NASA successfully conducted a test Monday in which the agency deliberately ran a spacecraft into the smaller of two asteroids to alter the trajectory of that asteroid.
The space agency’s successful test, called the Double Asteroid Redirection Test, or DART, involved advanced technologies. The spacecraft hit the smaller “moonlet” at some 14,760 mph—a speed substantially higher than hypersonic vehicles recently featured in the news.
NASA’s spacecraft did so under autonomous guidance. That is, the spacecraft wasn’t guided into the moonlet Dimorphos by human hands, but instead found its target and (per preset mission parameters) then guided itself into the asteroid.
What’s more, Dimorphos is a relatively small celestial body, about 560 feet across. Given the high speed of NASA’s spacecraft, it required extremely precise targeting by onboard systems to hit the asteroid on the first pass.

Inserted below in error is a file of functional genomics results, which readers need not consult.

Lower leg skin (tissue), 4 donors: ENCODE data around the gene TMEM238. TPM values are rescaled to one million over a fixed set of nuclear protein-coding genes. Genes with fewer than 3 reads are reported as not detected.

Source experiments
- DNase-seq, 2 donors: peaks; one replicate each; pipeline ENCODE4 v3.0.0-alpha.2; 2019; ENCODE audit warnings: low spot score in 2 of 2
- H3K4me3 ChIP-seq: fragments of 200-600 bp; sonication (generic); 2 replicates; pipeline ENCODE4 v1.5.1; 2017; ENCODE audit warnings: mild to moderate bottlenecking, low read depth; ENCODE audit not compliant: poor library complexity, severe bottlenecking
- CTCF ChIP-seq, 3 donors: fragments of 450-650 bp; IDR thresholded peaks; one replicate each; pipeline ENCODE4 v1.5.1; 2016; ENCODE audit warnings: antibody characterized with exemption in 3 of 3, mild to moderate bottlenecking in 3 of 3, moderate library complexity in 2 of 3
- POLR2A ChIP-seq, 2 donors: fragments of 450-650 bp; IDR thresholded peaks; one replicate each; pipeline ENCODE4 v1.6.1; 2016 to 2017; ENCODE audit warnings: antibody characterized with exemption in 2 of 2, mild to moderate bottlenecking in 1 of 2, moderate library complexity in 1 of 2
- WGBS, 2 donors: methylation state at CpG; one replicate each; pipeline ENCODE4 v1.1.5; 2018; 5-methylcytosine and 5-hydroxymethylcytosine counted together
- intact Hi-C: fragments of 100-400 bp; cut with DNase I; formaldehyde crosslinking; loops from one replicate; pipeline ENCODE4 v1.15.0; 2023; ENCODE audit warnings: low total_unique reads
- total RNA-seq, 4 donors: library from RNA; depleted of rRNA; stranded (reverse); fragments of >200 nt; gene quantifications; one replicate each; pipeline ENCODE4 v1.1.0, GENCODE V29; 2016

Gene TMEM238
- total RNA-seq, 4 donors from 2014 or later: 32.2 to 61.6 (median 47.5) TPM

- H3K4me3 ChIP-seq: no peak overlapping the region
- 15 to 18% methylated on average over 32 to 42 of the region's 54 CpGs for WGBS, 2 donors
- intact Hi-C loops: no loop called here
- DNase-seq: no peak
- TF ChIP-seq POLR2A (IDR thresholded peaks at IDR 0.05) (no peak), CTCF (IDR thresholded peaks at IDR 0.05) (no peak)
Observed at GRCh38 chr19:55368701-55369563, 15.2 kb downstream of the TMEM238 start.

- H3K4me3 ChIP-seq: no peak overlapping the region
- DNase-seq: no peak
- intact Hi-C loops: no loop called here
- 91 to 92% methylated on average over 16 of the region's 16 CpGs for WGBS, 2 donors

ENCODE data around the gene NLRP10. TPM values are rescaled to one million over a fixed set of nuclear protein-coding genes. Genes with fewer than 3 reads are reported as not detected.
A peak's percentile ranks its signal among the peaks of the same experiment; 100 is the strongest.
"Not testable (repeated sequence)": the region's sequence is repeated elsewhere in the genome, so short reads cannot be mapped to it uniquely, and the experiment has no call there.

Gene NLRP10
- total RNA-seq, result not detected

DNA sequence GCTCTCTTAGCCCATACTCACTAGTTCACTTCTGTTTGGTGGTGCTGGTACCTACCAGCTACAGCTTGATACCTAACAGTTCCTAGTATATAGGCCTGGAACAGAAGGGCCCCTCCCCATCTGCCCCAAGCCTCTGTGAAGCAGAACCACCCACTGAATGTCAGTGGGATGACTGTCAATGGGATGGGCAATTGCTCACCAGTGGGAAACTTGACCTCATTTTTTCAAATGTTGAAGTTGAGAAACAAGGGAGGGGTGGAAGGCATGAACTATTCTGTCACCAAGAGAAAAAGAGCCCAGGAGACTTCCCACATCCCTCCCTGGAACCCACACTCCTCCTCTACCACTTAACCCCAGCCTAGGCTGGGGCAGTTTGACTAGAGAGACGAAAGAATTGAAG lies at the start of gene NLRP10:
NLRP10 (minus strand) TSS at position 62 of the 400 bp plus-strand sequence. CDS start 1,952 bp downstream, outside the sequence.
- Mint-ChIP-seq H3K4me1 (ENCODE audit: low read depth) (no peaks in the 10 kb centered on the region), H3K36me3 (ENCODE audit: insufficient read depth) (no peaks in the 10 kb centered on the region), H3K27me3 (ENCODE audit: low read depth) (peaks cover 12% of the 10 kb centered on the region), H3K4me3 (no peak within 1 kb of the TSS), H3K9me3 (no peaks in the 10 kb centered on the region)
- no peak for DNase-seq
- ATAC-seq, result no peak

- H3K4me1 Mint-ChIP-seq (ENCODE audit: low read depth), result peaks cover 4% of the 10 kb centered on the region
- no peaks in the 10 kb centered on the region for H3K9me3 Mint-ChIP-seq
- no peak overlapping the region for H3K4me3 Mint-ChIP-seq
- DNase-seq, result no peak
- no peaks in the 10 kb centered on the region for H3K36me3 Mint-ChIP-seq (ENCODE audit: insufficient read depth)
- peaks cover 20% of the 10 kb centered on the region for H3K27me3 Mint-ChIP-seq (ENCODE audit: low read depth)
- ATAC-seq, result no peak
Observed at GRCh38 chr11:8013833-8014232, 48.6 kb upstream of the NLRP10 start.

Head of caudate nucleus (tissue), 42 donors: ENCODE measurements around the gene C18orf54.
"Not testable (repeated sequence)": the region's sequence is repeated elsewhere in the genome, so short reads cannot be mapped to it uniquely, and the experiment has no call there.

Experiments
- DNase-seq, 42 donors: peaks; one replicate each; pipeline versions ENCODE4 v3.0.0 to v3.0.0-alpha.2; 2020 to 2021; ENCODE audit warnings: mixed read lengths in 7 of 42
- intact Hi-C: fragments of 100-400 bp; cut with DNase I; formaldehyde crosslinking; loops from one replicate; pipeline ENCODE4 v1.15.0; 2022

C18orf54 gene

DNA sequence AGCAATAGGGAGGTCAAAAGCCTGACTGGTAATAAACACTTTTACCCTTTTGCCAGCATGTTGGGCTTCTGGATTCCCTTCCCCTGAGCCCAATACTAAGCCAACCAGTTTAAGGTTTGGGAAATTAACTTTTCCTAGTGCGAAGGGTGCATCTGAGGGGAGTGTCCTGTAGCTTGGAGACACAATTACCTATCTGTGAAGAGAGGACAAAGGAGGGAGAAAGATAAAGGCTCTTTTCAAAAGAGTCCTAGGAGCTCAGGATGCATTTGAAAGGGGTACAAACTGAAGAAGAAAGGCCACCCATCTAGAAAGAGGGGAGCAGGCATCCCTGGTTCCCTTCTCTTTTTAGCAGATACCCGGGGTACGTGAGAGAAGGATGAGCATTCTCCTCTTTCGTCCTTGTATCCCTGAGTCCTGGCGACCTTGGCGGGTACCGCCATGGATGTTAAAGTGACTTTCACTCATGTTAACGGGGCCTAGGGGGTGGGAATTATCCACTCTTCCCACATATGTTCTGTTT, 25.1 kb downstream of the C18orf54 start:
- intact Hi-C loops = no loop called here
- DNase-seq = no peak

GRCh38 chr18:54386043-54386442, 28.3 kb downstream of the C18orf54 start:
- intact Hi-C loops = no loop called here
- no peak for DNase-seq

The test was conducted as part of “planetary defense” experiments. Space is filled with dangerous objects that have the potential to extinguish life on Earth.
Recent years have seen some incidents involving exploding meteors, including over Utah, Pennsylvania, and Russia. Luckily, none of these incidents has led to fatalities on the ground.
The DART mission is a first step toward ensuring that humanity will not meet the same fate as the dinosaurs.
At the same time, this array of technologies has potential uses in other fields, such as hypersonic bodies and autonomous guidance.
Both NASA and America’s aerospace industrial complex have demonstrated, through this successful test, capabilities that are rapidly maturing—whether for planetary defense or more mundane aerospace applications.
This piece originally appeared in The Daily Signal